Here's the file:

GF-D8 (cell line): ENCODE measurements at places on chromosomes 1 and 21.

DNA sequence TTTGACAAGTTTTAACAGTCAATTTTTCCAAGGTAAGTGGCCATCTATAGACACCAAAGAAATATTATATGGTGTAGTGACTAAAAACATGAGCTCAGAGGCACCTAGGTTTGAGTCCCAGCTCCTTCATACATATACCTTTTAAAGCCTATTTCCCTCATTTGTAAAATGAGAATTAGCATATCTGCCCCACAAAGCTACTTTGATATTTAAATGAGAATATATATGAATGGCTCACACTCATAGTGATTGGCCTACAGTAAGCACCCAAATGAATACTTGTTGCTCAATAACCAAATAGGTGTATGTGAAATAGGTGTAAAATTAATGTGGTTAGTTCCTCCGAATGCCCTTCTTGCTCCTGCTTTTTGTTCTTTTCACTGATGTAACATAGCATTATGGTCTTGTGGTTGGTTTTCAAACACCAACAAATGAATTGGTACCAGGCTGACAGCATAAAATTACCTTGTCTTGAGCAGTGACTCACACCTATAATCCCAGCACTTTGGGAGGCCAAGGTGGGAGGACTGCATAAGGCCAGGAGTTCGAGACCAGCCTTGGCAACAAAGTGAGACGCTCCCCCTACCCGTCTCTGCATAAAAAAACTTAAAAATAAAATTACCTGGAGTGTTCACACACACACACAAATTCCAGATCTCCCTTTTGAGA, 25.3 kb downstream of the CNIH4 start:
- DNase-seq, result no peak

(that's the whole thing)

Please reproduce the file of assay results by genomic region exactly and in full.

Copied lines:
GF-D8 (cell line): ENCODE measurements at places on chromosomes 1 and 21.

DNA sequence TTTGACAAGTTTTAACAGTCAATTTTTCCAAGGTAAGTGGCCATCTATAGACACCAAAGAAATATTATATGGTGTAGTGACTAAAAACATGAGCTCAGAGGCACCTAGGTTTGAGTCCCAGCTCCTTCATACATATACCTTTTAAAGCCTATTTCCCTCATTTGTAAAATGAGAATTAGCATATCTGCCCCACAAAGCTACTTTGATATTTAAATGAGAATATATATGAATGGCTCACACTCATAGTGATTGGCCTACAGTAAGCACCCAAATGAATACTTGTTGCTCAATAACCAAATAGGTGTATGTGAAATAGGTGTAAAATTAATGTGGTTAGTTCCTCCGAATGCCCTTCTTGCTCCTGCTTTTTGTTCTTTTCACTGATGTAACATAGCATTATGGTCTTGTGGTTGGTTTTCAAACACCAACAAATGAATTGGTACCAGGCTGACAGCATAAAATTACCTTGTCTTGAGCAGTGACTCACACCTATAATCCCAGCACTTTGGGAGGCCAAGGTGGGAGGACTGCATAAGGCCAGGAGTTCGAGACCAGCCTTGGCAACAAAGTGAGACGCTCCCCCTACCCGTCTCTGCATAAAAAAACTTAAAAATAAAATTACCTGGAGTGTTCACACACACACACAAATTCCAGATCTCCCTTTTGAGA, 25.3 kb downstream of the CNIH4 start:
- DNase-seq, result no peak